Glutamate is thought to be a major excitatory neurotransmitter in the central nervous system. To study the glutamate receptor and its regulation under carefully controlled conditions, the specific binding of [3H]glutamate was characterized in washed membranes isolated from a neuroblastoma x retina hybrid cell line, N18-RE-105. [3H]Glutamate bound in a saturable and reversible fashion with an apparent dissociation constant, K(D), of 650 nM and a maximum binding capacity, B(max), of 16 pmol/m of protein. Pharmacologic characterization of the site indicates that it closely resembles the Na+-independent binding site for glutamate found on brain membranes and thought to be an excitatory amino acid neurotransmitter receptor. Thus, while kainate, N-methyl-DL-aspartate, and non-amino acid ligands did not displace [3H]glutamate, quisqualate and ibotenate were potent inhibitors of specific binding. Furthermore, this binding site is regulated by ions in a manner which resembles that described in the hippocampus (Baudry, M., and Lynch, G. (1979) Nature (Lond.) 282, 748-750). Calcium (10 mM) increased the number of binding sites 2.6-fold with no change in receptor-ligand affinity. Lanthanum (1 mM) was the only other cation added which enhanced (3-fold) the binding of [3H]glutamate. Monovalent cations resulted in a decrease in the number of glutamate binding sites. Incubation of membranes in the presence of chloride ions caused a marked increase in [3H]glutamate binding, an effect which was synergistic with that of calcium incubation. Thus, N18-RE-105 cells possess a binding site for [3H]glutamate pharmacologically similar to an excitatory neurotransmitter binding site in brain and which exhibits regulatory properties resembling those previously described in hippocampal membranes, providing an excellent model for mechanistic studies.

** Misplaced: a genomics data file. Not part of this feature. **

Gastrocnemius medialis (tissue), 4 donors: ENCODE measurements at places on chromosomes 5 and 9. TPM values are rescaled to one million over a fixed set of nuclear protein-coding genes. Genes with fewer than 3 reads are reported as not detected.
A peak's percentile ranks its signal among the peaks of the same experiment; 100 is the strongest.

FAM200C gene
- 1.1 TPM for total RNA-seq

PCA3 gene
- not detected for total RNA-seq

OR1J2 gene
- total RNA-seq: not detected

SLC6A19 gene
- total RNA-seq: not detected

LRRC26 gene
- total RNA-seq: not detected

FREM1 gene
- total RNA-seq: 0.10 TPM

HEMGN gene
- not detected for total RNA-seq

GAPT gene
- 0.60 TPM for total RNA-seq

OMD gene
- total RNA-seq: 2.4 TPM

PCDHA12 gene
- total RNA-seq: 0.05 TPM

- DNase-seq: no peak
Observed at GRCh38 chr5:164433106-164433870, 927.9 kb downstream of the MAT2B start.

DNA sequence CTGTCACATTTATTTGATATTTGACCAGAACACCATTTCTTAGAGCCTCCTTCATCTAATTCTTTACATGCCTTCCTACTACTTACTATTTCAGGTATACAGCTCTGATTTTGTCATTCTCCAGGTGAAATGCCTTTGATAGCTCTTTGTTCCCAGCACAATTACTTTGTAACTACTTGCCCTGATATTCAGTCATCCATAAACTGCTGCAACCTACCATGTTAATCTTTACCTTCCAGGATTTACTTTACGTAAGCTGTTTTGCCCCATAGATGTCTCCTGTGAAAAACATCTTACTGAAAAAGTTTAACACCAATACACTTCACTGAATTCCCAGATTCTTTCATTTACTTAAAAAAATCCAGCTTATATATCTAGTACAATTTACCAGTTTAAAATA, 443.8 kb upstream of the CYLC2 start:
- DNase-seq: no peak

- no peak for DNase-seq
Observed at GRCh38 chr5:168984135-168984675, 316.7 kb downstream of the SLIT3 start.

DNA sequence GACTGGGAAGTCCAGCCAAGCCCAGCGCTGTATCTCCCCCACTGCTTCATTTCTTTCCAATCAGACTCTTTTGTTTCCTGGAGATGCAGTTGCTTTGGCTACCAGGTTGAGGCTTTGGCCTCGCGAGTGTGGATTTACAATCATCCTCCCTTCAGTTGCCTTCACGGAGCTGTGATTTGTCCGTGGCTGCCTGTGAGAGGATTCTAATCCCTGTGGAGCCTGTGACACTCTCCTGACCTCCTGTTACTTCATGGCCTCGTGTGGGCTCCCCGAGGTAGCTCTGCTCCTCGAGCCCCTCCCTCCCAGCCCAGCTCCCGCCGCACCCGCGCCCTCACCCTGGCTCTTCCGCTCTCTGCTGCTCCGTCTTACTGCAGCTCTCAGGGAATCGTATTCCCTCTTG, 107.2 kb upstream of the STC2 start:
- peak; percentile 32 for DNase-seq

|Original language||English (US)|
|Number of pages||7|
|Journal||Journal of Biological Chemistry|
|State||Published - 1984|
ASJC Scopus subject areas
- Molecular Biology
- Cell Biology